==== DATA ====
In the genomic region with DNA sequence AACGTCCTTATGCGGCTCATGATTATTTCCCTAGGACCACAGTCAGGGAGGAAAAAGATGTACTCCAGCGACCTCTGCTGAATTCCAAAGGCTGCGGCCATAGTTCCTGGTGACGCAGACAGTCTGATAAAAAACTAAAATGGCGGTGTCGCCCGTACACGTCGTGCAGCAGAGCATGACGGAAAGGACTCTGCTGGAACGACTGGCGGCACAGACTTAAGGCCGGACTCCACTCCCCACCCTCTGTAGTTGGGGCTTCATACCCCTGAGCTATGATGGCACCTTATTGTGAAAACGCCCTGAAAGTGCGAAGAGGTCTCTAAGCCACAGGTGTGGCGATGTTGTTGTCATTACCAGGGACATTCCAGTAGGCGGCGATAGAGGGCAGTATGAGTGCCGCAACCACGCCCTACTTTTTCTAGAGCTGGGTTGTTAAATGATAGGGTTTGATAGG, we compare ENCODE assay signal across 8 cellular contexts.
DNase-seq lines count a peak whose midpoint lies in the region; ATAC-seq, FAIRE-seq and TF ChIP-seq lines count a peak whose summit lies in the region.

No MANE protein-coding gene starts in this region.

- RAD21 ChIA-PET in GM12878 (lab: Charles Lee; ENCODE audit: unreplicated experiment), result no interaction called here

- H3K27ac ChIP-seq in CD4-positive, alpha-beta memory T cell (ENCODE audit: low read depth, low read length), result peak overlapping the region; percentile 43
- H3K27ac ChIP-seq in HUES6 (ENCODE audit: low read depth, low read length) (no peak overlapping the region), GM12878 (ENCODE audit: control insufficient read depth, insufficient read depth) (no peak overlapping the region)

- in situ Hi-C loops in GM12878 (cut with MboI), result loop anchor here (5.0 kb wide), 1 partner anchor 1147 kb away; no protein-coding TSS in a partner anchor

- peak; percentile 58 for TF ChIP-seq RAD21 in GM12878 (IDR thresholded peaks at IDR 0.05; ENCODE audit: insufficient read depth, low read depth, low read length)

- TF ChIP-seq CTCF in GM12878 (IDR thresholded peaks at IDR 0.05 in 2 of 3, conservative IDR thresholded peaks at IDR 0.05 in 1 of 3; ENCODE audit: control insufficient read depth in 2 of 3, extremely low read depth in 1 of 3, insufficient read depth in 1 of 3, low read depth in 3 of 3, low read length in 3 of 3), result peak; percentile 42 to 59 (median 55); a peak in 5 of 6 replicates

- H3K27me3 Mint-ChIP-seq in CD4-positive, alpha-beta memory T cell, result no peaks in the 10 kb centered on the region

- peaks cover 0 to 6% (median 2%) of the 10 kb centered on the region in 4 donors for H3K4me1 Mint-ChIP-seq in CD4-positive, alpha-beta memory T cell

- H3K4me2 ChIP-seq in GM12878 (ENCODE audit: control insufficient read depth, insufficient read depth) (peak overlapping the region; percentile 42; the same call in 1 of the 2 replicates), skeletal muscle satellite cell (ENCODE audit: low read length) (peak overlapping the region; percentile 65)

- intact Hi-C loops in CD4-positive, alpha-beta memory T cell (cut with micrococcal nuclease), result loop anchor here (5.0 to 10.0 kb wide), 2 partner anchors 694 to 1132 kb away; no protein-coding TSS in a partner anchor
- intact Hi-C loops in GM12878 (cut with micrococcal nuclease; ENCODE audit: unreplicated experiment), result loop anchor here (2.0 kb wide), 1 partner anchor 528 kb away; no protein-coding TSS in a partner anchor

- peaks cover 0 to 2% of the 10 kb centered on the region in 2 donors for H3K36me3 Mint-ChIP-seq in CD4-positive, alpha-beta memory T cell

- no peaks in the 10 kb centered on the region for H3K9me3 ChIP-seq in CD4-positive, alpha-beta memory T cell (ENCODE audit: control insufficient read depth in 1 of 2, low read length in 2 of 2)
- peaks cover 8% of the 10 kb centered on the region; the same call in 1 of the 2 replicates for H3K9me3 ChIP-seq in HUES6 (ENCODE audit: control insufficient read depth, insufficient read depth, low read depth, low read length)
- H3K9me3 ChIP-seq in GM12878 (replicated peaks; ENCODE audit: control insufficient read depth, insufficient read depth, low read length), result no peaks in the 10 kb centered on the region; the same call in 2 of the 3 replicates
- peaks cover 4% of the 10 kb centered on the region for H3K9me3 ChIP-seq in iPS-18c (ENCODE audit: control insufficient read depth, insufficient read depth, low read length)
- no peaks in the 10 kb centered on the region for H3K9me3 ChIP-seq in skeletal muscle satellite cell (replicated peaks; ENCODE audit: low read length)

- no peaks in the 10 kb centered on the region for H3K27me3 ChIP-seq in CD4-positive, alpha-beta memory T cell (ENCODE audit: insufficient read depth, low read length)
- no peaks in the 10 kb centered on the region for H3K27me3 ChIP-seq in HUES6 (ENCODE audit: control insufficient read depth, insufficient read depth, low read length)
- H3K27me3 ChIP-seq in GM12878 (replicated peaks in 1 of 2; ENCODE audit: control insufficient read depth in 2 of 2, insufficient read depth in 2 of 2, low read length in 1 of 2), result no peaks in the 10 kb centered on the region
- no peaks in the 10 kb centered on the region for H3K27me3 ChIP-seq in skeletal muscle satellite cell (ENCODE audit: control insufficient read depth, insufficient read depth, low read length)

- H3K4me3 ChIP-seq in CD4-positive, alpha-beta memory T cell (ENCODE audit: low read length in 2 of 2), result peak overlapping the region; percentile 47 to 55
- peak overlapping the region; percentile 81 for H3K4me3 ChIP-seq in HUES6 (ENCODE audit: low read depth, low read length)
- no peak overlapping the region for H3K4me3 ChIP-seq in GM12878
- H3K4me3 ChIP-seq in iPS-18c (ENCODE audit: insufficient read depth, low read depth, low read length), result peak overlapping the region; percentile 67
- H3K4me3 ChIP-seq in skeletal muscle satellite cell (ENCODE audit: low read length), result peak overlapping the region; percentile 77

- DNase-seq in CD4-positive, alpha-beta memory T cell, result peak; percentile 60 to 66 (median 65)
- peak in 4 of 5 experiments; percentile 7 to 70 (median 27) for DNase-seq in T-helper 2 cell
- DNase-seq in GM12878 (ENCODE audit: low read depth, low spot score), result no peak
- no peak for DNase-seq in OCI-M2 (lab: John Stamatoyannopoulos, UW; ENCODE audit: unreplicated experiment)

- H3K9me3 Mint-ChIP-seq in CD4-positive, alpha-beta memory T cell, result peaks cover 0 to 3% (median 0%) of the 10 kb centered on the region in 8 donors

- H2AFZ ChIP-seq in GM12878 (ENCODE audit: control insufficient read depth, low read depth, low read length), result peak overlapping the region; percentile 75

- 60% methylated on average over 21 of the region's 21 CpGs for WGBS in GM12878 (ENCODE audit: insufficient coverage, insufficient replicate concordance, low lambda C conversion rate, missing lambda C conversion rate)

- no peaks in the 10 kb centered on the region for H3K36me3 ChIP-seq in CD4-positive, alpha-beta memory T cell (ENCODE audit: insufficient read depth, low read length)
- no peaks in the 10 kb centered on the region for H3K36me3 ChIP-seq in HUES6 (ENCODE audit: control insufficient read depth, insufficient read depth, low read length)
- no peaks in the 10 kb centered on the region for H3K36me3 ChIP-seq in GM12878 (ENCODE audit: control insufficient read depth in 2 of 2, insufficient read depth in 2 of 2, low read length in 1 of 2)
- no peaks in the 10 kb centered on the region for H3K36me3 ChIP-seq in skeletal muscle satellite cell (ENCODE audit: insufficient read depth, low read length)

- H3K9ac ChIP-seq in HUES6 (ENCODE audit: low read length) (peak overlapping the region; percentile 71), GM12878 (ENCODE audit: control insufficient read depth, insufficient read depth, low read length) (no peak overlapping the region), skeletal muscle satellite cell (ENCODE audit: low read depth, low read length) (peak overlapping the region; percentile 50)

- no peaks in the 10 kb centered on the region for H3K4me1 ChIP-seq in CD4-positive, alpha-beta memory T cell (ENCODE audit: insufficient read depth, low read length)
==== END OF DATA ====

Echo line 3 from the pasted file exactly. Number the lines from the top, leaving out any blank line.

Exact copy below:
No MANE protein-coding gene starts in this region.